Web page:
THE GATEWAY TO NEW ENGLAND
Kent, CT to Mount Wilcox South Shelter, MA
The trail through Connecticut and into Massachusetts was a sharp contrast compared to the miles over the last month. The elevation profile is like that of a heartbeat, a steady stream of noticeable ups and downs, interrupted by the occassional flatline.
It’s so refreshing to wind my way further north and into the heart of the mountains. Ten years ago, when I hiked the AT for the first time, I fell in love with the mountains and it was the vast vistas that overlooked a sea of remote beauty that inspired me to seek more.
I’ve had a blast the last few days, hiking alongside another thru-hiker. It is a rarity for hikers to experience such solitude, and after two months, I am grateful to have company. With clear skies, and the welcome heat of a 75-degree day, we hiked past a dozen clear, cold brooks, where I scooped water onto my face, tempted to immerse my whole body. We hiked at a steady pace, my footsteps fast and deliberate. It felt good to sweat, to feel the moisture on my lip, and it felt rewarding to laze on green patches of grass.
On the first of April, I dipped myself in the Housatonic River. Legend and I were hopeful to take a shower at the hiker-friendly hydroelectric pump house, but like many things for the first of the year thru-hikers, it was turned off for the season.
The next morning, after staying at the Riga Shelter, where lightning fluttered on the distant horizon, we headed up the steep, rocky, mountainous ascents of Bear Mountain, Mt Race, and Mt Everett, all above 2,000 ft. The weather was no longer 75-degrees and clear, and although some would say there’s no fun without a view, I love watching the weather lick at these rocky summits.
That afternoon, the weather gave way to sunshine, followed by a brief afternoon downpour. As I neared the top of another mountain, the rain ceased and the sun Illuminated the forest. It was vibrant in color, a hundred shades of green and gray with a bright blue sky above.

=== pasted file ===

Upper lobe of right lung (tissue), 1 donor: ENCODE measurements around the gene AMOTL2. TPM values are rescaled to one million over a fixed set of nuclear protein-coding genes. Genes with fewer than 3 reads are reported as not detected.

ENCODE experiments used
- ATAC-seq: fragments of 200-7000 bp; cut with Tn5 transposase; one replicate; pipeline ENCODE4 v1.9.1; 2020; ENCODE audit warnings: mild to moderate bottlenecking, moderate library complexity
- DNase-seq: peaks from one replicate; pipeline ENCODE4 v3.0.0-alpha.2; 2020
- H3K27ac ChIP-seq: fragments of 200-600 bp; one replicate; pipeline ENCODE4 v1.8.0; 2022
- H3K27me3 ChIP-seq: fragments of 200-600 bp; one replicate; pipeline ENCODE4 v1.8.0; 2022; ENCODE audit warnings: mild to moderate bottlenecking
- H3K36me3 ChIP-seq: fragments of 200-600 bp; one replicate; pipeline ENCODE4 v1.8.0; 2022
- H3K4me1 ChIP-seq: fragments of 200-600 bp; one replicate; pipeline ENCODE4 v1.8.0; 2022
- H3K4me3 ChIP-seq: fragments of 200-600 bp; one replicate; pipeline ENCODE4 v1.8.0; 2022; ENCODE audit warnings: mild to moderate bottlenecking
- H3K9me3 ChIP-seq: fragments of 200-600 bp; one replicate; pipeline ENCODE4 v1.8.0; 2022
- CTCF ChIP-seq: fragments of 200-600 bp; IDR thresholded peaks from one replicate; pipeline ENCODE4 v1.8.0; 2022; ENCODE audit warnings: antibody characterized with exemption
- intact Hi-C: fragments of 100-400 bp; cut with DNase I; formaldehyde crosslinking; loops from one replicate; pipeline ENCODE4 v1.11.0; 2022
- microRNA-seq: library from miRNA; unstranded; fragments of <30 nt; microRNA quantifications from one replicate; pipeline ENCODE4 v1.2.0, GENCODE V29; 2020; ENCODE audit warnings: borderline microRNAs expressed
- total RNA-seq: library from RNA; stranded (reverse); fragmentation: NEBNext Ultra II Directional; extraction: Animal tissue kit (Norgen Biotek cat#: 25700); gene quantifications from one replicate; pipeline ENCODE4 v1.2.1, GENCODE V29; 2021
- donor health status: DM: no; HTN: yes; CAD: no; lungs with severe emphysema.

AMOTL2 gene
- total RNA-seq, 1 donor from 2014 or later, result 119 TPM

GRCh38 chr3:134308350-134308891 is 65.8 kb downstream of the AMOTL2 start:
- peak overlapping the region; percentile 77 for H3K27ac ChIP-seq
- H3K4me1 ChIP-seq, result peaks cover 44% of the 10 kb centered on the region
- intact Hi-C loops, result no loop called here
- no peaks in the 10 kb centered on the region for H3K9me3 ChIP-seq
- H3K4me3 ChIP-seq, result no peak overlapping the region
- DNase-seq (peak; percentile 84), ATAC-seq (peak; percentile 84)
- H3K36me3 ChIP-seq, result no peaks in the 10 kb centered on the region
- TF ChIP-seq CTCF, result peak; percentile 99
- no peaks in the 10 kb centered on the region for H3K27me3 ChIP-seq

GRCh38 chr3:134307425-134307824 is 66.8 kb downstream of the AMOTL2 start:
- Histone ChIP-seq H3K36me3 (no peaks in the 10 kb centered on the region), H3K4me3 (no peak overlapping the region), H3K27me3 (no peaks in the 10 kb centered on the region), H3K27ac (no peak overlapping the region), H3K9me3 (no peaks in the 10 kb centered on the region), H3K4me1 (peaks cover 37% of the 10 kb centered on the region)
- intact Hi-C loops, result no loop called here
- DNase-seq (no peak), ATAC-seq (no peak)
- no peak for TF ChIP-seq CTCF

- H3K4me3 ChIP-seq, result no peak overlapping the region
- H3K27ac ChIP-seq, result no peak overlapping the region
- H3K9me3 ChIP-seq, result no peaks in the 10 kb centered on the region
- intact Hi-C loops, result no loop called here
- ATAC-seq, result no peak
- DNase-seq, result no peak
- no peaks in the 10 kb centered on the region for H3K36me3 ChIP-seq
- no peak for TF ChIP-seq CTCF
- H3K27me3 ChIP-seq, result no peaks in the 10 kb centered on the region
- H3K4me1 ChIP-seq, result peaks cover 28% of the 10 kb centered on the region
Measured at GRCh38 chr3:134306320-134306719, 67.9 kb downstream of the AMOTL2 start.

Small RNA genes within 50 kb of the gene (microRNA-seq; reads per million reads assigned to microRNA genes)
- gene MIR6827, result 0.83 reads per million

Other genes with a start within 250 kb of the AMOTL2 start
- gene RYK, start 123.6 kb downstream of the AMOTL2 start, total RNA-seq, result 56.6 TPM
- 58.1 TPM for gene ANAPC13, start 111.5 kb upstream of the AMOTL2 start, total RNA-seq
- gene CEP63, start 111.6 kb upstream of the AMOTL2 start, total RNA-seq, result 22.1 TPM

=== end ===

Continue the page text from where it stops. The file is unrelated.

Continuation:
It was 7pm when we left a shelter and began the last 5 miles of the day. It would make 30 miles, and I suprised myself to have so much energy left. But poor Legend, he’d fallen ill, his stomach in knots. Nonetheless, he reckoned that he was able to hike on. I crushed the miles, leaving my new friend in privacy if he needed to “use the bathroom”.
That night, I reached the turnoff to the South Wilcox Shelter, an unseemly location as it sits on a steep mountainside. I left Squackers, my plastic orange duck, at the turnoff serving as a nice gesture for my sick friend, but also as a marker because in the dark, the turnoff could be missed. It was after nine when I unloaded my pack in the sharp-looking 2007 shelter. I made dinner, ate dinner, and by the time I finished my jounral, I grew a little worried that Legend wasn’t there yet. He is a fast hiker, and even if sick, he’d have reached the shelter at least by now, I thought. But I figured it was more than a stomach of knots, and that likely he had either the stomach bug, or I feared, giardia. I hoped he had the stomach bug which could see relief after two days, and I hoped that if he had giardia, that I didn’t drink the same untreated water two weeks earlier as he had. That said, he texted to tell me he was camped below the mountain (the whole technology on the trail still baffles me), and I turned off my headlamp and went to sleep.
After midnight, I heard a light rain fall on the tin roof, and then, total silence. I knew what total silence meant, and by morning, any idea of a 75-degree day was history.
Stayed tuned…Up next: Winter Storm #3 and my updated gear list.